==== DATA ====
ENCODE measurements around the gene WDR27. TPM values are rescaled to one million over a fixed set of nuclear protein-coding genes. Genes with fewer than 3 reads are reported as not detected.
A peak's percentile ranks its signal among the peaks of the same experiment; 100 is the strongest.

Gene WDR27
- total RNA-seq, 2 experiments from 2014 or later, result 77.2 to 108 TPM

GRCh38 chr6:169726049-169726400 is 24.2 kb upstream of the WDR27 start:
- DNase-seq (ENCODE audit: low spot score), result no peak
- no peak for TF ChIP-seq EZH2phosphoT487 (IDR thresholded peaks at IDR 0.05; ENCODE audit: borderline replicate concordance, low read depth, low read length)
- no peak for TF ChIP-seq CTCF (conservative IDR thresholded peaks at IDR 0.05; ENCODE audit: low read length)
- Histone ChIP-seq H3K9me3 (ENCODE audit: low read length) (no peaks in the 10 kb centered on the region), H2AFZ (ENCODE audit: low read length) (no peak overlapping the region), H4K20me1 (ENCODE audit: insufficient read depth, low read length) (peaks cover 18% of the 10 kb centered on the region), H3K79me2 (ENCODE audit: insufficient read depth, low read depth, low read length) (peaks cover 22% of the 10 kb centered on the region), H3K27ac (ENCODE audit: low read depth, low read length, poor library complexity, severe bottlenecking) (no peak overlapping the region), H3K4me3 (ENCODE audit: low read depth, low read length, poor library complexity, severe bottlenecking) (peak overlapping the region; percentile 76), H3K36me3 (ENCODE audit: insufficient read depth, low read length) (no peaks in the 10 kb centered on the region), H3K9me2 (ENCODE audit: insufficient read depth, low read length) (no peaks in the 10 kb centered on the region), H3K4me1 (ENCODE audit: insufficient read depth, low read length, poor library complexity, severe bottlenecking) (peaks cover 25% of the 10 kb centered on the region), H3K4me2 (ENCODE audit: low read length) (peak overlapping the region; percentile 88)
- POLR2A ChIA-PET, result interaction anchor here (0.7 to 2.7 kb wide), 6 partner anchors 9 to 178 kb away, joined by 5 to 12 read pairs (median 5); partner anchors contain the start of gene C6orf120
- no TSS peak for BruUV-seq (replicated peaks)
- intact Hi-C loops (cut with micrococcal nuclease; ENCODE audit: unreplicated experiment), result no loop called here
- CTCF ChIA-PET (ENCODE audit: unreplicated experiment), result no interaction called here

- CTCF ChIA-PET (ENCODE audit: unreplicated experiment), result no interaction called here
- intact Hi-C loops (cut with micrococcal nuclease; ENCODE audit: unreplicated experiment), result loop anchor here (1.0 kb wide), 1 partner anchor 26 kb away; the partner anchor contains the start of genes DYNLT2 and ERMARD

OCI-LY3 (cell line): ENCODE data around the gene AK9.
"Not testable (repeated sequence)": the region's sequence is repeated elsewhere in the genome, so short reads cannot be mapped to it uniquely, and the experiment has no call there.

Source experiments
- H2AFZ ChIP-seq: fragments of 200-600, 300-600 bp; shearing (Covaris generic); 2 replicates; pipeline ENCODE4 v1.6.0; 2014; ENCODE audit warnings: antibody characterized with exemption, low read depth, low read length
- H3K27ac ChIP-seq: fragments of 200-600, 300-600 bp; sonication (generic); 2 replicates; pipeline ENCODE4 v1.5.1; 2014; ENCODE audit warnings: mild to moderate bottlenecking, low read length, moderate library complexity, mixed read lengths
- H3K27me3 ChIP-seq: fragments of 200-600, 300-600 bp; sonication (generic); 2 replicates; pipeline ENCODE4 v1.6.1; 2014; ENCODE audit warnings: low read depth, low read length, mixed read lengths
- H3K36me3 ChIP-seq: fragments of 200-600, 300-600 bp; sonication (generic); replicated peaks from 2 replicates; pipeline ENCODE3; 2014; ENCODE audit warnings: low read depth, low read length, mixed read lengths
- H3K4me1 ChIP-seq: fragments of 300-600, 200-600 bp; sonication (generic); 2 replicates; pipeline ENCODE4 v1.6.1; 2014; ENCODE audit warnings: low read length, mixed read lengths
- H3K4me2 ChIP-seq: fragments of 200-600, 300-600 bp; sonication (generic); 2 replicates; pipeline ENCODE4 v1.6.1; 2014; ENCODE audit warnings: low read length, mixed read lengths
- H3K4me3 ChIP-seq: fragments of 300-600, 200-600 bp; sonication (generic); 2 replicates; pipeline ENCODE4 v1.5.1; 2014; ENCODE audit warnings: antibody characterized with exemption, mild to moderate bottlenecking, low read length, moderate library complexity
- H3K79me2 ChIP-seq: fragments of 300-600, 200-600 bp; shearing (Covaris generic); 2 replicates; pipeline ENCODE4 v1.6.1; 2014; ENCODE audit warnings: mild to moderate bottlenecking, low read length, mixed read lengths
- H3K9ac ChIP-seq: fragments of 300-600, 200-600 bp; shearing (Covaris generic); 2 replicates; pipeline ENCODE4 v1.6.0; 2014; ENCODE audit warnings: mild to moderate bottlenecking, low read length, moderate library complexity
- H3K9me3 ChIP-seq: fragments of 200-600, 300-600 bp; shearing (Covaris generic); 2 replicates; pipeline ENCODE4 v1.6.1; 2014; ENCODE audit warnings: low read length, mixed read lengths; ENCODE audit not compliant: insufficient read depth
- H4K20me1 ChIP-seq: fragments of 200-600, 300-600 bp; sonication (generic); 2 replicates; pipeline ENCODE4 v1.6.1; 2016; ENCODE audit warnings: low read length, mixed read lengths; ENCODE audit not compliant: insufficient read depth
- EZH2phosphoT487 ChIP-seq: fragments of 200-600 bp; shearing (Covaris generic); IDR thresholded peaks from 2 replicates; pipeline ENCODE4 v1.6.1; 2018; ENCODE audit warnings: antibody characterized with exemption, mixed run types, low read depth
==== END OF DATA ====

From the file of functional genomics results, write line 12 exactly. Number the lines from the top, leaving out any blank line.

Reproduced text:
- intact Hi-C loops (cut with micrococcal nuclease; ENCODE audit: unreplicated experiment), result no loop called here